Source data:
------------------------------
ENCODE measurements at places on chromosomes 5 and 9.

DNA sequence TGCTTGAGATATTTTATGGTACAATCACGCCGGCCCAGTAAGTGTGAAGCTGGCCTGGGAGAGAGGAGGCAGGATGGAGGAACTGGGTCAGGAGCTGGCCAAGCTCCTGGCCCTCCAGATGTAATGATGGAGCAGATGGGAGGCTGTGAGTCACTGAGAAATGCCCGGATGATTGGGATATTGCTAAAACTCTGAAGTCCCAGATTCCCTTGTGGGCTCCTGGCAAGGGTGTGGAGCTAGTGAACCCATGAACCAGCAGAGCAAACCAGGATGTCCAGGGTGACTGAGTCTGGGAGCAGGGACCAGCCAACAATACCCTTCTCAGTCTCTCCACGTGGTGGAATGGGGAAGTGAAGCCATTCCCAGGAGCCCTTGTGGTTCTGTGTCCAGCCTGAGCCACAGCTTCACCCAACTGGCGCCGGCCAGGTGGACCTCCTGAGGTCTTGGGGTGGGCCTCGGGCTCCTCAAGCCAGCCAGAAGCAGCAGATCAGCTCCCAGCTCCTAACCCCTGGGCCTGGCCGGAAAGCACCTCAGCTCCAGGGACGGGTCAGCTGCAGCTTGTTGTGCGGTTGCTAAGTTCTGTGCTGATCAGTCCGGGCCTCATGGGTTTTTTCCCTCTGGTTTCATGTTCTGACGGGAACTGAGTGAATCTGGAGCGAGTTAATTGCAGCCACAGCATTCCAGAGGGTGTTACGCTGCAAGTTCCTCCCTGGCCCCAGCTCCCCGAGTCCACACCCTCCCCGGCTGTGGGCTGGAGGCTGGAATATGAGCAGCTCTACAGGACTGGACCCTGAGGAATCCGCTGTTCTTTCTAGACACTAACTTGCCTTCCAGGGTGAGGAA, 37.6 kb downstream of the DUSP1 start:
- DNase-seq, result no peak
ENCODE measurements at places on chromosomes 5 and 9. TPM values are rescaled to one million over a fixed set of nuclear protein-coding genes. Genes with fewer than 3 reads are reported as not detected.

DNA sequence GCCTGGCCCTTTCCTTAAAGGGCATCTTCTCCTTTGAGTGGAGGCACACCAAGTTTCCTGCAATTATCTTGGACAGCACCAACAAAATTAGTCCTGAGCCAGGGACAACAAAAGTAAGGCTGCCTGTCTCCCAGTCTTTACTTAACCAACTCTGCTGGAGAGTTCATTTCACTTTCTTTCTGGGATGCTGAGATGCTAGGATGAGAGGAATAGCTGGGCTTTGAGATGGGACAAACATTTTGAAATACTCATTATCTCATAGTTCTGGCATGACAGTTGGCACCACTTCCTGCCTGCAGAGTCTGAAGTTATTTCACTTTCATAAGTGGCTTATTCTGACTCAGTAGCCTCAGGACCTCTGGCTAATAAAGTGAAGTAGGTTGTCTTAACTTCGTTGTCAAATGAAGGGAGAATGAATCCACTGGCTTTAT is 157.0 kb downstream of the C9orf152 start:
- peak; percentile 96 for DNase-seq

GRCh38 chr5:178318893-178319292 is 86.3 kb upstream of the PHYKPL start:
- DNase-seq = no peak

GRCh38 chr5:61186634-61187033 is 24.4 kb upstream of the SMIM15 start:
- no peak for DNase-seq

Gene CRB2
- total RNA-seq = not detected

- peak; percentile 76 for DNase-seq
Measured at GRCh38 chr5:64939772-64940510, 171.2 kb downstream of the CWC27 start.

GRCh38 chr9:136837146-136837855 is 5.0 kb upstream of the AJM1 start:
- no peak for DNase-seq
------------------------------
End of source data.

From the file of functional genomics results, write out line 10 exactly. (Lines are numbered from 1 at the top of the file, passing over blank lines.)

- no peak for DNase-seq